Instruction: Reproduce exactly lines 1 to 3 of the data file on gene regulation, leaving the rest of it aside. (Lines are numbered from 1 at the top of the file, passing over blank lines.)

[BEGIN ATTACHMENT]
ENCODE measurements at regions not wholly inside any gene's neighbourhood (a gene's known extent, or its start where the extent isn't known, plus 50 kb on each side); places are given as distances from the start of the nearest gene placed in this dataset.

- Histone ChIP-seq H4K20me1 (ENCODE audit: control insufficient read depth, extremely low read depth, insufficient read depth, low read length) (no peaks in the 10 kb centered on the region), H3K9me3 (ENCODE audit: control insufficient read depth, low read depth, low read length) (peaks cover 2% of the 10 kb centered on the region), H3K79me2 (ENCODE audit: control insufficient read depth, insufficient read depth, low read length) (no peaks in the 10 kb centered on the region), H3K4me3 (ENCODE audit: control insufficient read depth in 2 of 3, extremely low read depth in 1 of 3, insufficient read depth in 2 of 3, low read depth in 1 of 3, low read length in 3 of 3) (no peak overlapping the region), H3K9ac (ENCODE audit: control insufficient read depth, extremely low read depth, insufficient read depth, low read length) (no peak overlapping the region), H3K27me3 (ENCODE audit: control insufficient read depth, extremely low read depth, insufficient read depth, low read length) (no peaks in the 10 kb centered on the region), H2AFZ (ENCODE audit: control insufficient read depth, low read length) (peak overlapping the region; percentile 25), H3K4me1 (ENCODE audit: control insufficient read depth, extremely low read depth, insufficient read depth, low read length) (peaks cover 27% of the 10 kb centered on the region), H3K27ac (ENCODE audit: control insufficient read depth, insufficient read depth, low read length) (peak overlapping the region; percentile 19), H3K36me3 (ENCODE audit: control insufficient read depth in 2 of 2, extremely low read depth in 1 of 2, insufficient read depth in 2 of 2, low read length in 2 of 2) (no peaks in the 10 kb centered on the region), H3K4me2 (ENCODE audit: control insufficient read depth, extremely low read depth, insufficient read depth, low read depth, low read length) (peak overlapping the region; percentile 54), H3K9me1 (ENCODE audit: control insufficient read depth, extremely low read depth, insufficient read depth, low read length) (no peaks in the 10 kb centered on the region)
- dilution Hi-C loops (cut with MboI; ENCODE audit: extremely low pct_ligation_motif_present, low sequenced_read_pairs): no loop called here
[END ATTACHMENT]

ENCODE measurements at regions not wholly inside any gene's neighbourhood (a gene's known extent, or its start where the extent isn't known, plus 50 kb on each side); places are given as distances from the start of the nearest gene placed in this dataset.

- Histone ChIP-seq H4K20me1 (ENCODE audit: control insufficient read depth, extremely low read depth, insufficient read depth, low read length) (no peaks in the 10 kb centered on the region), H3K9me3 (ENCODE audit: control insufficient read depth, low read depth, low read length) (peaks cover 2% of the 10 kb centered on the region), H3K79me2 (ENCODE audit: control insufficient read depth, insufficient read depth, low read length) (no peaks in the 10 kb centered on the region), H3K4me3 (ENCODE audit: control insufficient read depth in 2 of 3, extremely low read depth in 1 of 3, insufficient read depth in 2 of 3, low read depth in 1 of 3, low read length in 3 of 3) (no peak overlapping the region), H3K9ac (ENCODE audit: control insufficient read depth, extremely low read depth, insufficient read depth, low read length) (no peak overlapping the region), H3K27me3 (ENCODE audit: control insufficient read depth, extremely low read depth, insufficient read depth, low read length) (no peaks in the 10 kb centered on the region), H2AFZ (ENCODE audit: control insufficient read depth, low read length) (peak overlapping the region; percentile 25), H3K4me1 (ENCODE audit: control insufficient read depth, extremely low read depth, insufficient read depth, low read length) (peaks cover 27% of the 10 kb centered on the region), H3K27ac (ENCODE audit: control insufficient read depth, insufficient read depth, low read length) (peak overlapping the region; percentile 19), H3K36me3 (ENCODE audit: control insufficient read depth in 2 of 2, extremely low read depth in 1 of 2, insufficient read depth in 2 of 2, low read length in 2 of 2) (no peaks in the 10 kb centered on the region), H3K4me2 (ENCODE audit: control insufficient read depth, extremely low read depth, insufficient read depth, low read depth, low read length) (peak overlapping the region; percentile 54), H3K9me1 (ENCODE audit: control insufficient read depth, extremely low read depth, insufficient read depth, low read length) (no peaks in the 10 kb centered on the region)
- dilution Hi-C loops (cut with MboI; ENCODE audit: extremely low pct_ligation_motif_present, low sequenced_read_pairs): no loop called here